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Vitello v. Natrol LLC

United States District Court, E.D. Missouri, Eastern Division

August 7, 2019

CHRISTINE VITELLO, on behalf of herself and others similarly situated Plaintiff,
v.
NATROL, LLC, Defendant.

          MEMORANDUM & ORDER

          RODNEY W. SIPPEL, UNITED STATES DISTRICT JUDGE

         This matter is before me on Defendant Natrol, Inc.'s motion to compel. Natrol requests that I order Plaintiff Christine Vitello to produce (1) information related to her cognitive condition, including her disclosed diagnosis of Attention Deficit Disorder (ADD); and (2) documents that support her claim that Cognium does not work and is worthless (or a certification that none exist). Natrol argues that the information is relevant during the class certification phase of the litigation, because it relates to Vitello's adequacy to serve as a class representative and her ability to certify a class under Federal Rule of Civil Procedure 23. Vitello argues these discovery requests represent an attempt by Natrol to begin merits discovery during the class discovery stage of the litigation. For the reasons below, I will grant Natrol's motion in part and deny it in part.

         I. Legal Standard

         When responding to discovery requests, parties must produce any nonprivileged, responsive materials that are “relevant to any party's claim or defense and proportional to the needs of the case.” Fed.R.Civ.P. 26(b)(1). As applied by federal courts, Rule 26(b) is “liberal in scope and interpretation.” Hofer v. Mack Trucks, Inc., 981 F.2d 377, 380 (8th Cir. 1992). The party seeking discovery, however, must still make “[s]ome threshold showing of relevance.” Id. Once the requesting party makes that showing, “the burden is on the party resisting discovery to explain why discovery should be limited.” CitiMortgage, Inc. v. Allied Mortg. Grp., Inc., No. 4:10CV01863 JAR, 2012 WL 1554908, at *2 (E.D. Mo. May 1, 2012).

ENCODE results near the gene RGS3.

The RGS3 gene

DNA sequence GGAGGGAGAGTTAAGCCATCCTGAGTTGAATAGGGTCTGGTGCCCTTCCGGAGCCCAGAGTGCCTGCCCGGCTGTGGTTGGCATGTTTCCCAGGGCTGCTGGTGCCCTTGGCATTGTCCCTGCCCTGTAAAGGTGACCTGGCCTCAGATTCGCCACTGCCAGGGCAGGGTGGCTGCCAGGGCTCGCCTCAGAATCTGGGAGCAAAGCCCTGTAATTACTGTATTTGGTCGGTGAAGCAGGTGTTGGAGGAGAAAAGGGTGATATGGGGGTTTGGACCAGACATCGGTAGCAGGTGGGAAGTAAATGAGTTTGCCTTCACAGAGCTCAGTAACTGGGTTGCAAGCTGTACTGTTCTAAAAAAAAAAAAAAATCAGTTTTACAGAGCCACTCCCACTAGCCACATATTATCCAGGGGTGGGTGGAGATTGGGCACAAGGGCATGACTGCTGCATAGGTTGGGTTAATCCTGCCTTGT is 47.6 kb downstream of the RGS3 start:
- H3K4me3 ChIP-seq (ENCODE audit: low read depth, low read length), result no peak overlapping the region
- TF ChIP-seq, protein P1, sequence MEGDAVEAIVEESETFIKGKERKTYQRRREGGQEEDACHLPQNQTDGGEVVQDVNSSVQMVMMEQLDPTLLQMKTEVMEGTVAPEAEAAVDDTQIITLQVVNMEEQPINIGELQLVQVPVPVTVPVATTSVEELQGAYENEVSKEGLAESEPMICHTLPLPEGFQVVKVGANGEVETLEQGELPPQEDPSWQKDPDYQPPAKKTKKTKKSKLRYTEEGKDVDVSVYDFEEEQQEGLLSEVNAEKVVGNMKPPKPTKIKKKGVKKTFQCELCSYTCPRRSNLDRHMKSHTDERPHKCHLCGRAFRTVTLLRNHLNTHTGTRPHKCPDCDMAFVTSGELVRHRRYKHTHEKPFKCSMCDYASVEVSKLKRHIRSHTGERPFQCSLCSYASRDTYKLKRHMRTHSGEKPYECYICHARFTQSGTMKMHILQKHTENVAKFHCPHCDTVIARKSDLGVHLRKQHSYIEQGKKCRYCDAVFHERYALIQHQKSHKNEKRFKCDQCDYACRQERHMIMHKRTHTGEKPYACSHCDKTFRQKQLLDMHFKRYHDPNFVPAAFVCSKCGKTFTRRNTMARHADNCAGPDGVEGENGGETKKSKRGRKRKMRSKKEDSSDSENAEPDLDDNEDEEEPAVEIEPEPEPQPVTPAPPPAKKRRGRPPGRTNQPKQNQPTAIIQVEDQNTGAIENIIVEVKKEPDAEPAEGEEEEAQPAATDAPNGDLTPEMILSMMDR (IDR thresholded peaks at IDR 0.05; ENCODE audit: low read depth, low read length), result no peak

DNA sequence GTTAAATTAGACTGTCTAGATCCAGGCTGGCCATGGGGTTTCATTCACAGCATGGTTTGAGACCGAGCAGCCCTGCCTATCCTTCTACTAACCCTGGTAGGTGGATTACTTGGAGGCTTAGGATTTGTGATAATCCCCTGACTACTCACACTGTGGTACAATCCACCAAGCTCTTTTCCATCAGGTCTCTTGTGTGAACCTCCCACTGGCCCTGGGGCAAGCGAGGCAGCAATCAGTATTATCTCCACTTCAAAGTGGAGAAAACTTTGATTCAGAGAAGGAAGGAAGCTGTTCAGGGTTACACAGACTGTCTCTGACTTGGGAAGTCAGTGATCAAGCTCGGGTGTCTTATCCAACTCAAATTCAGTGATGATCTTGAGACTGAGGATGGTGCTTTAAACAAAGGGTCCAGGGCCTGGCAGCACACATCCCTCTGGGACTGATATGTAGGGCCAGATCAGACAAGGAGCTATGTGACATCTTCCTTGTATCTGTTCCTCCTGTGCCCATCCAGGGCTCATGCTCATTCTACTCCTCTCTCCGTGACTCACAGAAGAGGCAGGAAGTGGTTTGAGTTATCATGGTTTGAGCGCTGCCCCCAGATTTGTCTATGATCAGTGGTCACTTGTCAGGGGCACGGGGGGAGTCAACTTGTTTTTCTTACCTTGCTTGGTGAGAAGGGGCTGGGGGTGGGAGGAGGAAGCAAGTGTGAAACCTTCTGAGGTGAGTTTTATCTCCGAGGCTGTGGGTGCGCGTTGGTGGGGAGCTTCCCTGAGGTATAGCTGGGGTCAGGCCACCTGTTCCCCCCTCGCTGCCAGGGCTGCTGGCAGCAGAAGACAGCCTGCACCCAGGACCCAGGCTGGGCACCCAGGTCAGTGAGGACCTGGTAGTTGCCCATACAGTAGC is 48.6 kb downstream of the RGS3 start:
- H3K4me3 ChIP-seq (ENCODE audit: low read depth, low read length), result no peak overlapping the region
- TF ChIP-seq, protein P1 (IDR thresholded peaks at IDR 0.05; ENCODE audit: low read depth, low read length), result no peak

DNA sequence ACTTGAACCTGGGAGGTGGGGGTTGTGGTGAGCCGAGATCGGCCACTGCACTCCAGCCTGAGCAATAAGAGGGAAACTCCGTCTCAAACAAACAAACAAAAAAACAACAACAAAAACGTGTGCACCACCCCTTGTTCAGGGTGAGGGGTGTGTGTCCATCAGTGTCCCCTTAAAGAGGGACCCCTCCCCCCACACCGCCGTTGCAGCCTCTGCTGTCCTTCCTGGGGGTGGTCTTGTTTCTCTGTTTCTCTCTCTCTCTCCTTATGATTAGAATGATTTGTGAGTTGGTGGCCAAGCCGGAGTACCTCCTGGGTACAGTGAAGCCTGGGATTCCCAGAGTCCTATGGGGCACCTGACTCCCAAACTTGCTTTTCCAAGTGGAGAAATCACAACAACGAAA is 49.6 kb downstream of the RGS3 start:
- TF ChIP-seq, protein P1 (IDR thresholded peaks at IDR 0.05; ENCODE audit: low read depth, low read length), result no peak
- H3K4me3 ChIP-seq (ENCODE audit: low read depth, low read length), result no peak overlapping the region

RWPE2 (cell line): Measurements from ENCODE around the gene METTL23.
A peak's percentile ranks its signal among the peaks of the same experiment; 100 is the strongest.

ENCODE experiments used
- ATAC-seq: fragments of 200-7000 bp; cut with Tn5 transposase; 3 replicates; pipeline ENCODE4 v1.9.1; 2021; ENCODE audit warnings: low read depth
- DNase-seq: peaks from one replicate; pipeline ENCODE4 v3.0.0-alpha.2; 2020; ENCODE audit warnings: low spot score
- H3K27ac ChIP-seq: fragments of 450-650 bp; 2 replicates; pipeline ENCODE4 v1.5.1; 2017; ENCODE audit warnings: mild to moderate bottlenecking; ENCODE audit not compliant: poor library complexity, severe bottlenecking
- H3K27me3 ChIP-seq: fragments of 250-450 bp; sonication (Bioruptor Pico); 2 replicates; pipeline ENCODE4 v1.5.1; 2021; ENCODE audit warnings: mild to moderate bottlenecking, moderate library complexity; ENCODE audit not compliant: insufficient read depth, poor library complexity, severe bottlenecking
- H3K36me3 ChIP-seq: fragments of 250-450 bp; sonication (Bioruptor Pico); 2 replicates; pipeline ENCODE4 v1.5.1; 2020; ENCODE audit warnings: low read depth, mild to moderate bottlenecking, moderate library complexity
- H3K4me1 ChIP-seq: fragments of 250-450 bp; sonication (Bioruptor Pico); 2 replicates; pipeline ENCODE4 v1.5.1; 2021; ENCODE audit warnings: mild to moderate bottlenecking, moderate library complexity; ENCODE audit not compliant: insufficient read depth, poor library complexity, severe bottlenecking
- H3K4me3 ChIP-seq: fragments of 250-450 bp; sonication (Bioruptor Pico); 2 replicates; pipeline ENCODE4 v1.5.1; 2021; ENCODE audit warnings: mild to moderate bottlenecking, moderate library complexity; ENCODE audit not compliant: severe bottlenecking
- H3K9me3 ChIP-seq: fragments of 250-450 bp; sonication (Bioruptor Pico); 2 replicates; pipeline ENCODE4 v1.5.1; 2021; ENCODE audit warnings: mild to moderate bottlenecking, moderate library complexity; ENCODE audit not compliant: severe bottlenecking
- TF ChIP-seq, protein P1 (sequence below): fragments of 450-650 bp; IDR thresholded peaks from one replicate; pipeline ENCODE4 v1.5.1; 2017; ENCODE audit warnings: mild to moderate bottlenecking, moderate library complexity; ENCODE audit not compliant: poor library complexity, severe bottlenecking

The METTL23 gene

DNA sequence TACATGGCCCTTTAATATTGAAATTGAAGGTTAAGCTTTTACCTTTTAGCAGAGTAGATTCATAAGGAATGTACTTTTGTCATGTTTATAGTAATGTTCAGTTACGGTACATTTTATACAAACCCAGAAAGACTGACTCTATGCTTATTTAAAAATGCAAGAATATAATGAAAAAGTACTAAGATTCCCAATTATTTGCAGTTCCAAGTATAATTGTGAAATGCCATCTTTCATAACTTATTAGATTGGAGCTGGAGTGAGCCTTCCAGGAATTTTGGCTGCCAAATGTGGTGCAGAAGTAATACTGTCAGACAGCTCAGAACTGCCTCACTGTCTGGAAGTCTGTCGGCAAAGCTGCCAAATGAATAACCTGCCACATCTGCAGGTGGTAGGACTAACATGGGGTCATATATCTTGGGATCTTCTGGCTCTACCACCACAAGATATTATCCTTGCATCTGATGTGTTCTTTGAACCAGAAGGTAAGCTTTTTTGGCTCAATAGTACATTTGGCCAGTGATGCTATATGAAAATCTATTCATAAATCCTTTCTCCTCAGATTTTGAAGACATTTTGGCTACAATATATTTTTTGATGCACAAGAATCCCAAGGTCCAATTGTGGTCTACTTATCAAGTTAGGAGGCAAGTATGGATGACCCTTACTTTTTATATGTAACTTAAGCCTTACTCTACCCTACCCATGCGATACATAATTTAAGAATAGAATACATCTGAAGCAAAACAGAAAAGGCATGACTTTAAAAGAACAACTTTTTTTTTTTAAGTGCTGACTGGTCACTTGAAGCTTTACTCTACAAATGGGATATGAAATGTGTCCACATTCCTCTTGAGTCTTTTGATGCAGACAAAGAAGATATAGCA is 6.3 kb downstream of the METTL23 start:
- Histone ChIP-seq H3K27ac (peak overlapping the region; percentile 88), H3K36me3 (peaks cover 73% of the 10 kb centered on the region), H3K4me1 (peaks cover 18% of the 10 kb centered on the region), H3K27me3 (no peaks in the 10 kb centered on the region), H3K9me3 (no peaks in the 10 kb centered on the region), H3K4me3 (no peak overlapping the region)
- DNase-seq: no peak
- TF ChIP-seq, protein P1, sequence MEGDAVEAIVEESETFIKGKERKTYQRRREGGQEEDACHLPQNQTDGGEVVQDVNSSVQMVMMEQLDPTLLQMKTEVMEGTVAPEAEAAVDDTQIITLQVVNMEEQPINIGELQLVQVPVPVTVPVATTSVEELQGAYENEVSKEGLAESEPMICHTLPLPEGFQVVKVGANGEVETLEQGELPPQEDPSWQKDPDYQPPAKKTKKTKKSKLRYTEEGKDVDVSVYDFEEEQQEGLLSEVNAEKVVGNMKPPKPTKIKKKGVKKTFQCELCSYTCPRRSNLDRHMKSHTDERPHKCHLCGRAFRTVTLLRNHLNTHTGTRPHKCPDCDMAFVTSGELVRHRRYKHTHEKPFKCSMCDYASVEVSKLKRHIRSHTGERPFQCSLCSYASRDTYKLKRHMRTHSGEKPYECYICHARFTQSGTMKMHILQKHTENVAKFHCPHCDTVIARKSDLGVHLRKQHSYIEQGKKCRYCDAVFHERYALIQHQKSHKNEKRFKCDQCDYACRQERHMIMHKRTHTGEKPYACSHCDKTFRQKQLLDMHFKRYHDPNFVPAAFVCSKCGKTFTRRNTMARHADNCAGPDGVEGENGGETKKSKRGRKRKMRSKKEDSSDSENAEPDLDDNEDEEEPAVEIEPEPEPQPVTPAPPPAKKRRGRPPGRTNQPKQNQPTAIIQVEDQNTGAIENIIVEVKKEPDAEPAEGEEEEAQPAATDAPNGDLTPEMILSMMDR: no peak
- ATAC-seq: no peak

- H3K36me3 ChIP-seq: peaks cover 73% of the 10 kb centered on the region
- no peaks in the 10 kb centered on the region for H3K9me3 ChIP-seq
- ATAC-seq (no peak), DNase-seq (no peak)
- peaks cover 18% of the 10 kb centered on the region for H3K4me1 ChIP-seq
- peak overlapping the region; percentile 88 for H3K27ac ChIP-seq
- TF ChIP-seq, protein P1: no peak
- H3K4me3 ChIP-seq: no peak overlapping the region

II. Analysis

         The discovery requests at issue in this motion fall into two categories: information and documents related to Vitello's cognitive ability, including her Attention Deficit Disorder diagnosis, and documents that support her claim that Cognium is ineffective. Specifically, Natrol requests that Vitello:

• “Identify and describe in detail any medical condition affecting Your memory, concentration or cognition, including . . . (b) the name and address of any physician or other medical professional who diagnosed the medical condition or from whom you have received treatment for the medical condition.” [Def.'s Memorandum, Exh. B, ECF No. 31, Interrogatory 14(b)]
• “Identify and describe in detail each prescription or non-prescription medication that you have used to improve memory, concentration or cognition in the last five years, including, without limitation . . . (i) the name, address and occupation of the person who prescribed the medication, if applicable.” [Id at Interrogatory 15(i)]
• Authorize “the release of employment, medical, and pharmacy records” related to “Plaintiffs cognitive state, including memory and concentration.” [Id at RFP 26]

         Natrol also requests that Vitello provide:

• “All Documents that You contend discredit the effectiveness of Cognium or Cera-Q (or BF-7)” [Id at RFP 12]
• “All Documents relating to consumer views and/or opinions relating to Cognium, Cera-Q (or BF-7), and/or Natrol that You have viewed.” [Id at RFP 13]

         The first three requests relate to Vitello's cognitive condition and should be produced. The final two seek information from Vitello in support of the merits of her claim, and Vitello is not required to produce those documents at the class certification stage.

         a. Discovery Related to Vitello's ...


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